Donald B. Rubin

Harvard University


Election Year: 2010
Primary Section: 32, Applied Mathematical Sciences
Secondary Section: 54, Economic Sciences
Membership Type: Member

Research Interests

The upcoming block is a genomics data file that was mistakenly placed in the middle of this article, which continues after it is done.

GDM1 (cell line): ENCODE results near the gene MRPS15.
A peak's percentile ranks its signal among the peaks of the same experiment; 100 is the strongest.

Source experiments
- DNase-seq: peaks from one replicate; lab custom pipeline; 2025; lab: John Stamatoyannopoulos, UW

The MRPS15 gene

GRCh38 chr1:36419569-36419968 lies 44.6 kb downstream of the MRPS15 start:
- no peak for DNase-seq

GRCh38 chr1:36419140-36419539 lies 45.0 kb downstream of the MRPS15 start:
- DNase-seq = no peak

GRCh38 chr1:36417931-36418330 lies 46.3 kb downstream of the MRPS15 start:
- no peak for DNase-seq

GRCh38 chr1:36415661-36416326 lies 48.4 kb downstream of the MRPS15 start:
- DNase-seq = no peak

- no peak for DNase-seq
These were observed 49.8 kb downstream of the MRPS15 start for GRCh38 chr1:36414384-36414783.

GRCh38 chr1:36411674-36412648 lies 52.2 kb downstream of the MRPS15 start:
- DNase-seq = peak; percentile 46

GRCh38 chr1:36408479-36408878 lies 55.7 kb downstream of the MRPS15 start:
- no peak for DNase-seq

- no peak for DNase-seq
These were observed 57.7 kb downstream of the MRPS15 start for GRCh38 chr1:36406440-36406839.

As a statistician, my research focuses on the design of empirical studies, including surveys and experiments, and the analysis of data from such studies. I regard myself as both theoretical and as applied, in the sense that essentially all the statistical work that I have done is stimulated by real problems, but when addressing such problems, I try to find solutions that solve the class of problems represented by the ones being faced. Thus, I have made contributions to the handling of data sets with missing values, including establishing terminology (e.g., missing at random, ignorability), creating (with coauthors) algorithms for parameter estimation with incomplete data (e.g., the EM algorithm and its extensions -- ECM, ECME, PXEM), and multiple imputation. These research activities were inspired by real projects on which I consulted, including ones for the US federal government. I have also made contributions to causal inference in randomized experiments and in observational studies. Here, I also established terminology, including potential outcomes, the stability assumption (SUTVA -- the stable unit treatment value assumption), and the assignment mechanism. I have also, with others, created propensity score methods and principal stratification. The general framework is often referenced as the "Rubin Causal Model," especially when the mode of inference is Bayesian, which I prefer. I continue to conduct research in these and other areas.

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